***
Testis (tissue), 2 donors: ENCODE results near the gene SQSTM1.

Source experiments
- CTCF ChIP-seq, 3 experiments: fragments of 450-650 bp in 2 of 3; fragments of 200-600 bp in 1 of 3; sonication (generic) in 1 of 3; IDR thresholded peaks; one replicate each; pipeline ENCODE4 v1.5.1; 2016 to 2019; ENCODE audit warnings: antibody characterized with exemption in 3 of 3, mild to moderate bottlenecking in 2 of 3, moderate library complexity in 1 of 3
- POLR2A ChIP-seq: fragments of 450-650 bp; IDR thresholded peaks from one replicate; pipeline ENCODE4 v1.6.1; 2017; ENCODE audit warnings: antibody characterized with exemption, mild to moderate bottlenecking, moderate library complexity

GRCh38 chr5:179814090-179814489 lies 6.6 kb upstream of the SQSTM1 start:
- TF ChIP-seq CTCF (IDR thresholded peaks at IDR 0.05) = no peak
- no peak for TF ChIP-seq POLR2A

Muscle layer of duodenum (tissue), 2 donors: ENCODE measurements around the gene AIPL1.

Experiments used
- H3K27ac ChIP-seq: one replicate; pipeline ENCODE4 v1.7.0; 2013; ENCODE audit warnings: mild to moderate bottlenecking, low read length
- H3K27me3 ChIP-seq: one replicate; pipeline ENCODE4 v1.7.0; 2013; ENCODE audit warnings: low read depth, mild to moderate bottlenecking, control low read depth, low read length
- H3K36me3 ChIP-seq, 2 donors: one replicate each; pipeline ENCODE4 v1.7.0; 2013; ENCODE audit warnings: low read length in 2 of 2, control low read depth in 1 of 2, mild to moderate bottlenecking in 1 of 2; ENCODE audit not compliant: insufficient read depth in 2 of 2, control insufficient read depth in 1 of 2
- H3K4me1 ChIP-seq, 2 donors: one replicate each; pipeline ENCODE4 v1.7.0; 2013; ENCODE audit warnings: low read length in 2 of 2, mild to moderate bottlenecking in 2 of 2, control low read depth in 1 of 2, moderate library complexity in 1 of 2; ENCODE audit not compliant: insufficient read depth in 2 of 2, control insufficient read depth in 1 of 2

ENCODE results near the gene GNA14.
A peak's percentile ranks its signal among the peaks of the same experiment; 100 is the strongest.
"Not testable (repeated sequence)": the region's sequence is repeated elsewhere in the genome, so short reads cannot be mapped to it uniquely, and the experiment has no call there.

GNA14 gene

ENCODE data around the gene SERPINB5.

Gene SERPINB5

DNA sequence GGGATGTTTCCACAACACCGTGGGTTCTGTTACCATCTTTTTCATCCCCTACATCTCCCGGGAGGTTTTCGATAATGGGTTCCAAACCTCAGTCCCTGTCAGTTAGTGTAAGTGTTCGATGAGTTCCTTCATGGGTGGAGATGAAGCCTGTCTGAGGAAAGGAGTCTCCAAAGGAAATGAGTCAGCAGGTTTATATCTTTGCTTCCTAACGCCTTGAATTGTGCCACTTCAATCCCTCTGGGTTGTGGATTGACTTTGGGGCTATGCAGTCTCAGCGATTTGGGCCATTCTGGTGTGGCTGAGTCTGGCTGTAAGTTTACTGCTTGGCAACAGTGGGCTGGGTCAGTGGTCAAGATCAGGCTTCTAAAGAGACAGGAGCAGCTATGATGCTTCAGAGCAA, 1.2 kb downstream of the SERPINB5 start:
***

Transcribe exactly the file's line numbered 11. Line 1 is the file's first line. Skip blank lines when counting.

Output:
- H3K27me3 ChIP-seq: one replicate; pipeline ENCODE4 v1.7.0; 2013; ENCODE audit warnings: low read depth, mild to moderate bottlenecking, control low read depth, low read length